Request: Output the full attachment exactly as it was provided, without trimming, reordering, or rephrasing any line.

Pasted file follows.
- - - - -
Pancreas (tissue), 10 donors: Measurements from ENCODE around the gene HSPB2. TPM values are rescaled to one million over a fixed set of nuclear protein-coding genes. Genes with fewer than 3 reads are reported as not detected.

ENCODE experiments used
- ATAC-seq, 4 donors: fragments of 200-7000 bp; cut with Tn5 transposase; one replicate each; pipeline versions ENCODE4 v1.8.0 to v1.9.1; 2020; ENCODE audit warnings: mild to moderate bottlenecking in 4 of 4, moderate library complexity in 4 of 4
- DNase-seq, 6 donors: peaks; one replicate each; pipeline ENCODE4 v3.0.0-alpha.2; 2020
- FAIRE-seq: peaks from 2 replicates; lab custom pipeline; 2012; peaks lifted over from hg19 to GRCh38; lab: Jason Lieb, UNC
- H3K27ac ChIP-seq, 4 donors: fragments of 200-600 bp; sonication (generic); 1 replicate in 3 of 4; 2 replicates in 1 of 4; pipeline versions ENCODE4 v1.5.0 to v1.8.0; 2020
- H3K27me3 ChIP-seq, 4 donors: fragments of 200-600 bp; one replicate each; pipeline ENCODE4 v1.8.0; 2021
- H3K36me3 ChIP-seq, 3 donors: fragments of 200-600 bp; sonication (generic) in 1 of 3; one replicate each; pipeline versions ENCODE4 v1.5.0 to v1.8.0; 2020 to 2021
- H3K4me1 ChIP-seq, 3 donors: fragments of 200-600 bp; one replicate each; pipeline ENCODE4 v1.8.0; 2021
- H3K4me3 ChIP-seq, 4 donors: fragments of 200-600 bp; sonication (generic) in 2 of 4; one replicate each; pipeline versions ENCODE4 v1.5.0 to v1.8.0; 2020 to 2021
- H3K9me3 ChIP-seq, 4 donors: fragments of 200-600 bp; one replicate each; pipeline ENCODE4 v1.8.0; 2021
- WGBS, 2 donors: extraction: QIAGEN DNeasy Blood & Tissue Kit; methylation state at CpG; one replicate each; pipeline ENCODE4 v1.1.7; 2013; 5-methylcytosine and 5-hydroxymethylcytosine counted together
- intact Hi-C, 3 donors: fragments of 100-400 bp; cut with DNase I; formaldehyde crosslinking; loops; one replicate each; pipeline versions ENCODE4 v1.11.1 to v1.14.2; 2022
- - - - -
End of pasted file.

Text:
Pancreas (tissue), 10 donors: Measurements from ENCODE around the gene HSPB2. TPM values are rescaled to one million over a fixed set of nuclear protein-coding genes. Genes with fewer than 3 reads are reported as not detected.

ENCODE experiments used
- ATAC-seq, 4 donors: fragments of 200-7000 bp; cut with Tn5 transposase; one replicate each; pipeline versions ENCODE4 v1.8.0 to v1.9.1; 2020; ENCODE audit warnings: mild to moderate bottlenecking in 4 of 4, moderate library complexity in 4 of 4
- DNase-seq, 6 donors: peaks; one replicate each; pipeline ENCODE4 v3.0.0-alpha.2; 2020
- FAIRE-seq: peaks from 2 replicates; lab custom pipeline; 2012; peaks lifted over from hg19 to GRCh38; lab: Jason Lieb, UNC
- H3K27ac ChIP-seq, 4 donors: fragments of 200-600 bp; sonication (generic); 1 replicate in 3 of 4; 2 replicates in 1 of 4; pipeline versions ENCODE4 v1.5.0 to v1.8.0; 2020
- H3K27me3 ChIP-seq, 4 donors: fragments of 200-600 bp; one replicate each; pipeline ENCODE4 v1.8.0; 2021
- H3K36me3 ChIP-seq, 3 donors: fragments of 200-600 bp; sonication (generic) in 1 of 3; one replicate each; pipeline versions ENCODE4 v1.5.0 to v1.8.0; 2020 to 2021
- H3K4me1 ChIP-seq, 3 donors: fragments of 200-600 bp; one replicate each; pipeline ENCODE4 v1.8.0; 2021
- H3K4me3 ChIP-seq, 4 donors: fragments of 200-600 bp; sonication (generic) in 2 of 4; one replicate each; pipeline versions ENCODE4 v1.5.0 to v1.8.0; 2020 to 2021
- H3K9me3 ChIP-seq, 4 donors: fragments of 200-600 bp; one replicate each; pipeline ENCODE4 v1.8.0; 2021
- WGBS, 2 donors: extraction: QIAGEN DNeasy Blood & Tissue Kit; methylation state at CpG; one replicate each; pipeline ENCODE4 v1.1.7; 2013; 5-methylcytosine and 5-hydroxymethylcytosine counted together
- intact Hi-C, 3 donors: fragments of 100-400 bp; cut with DNase I; formaldehyde crosslinking; loops; one replicate each; pipeline versions ENCODE4 v1.11.1 to v1.14.2; 2022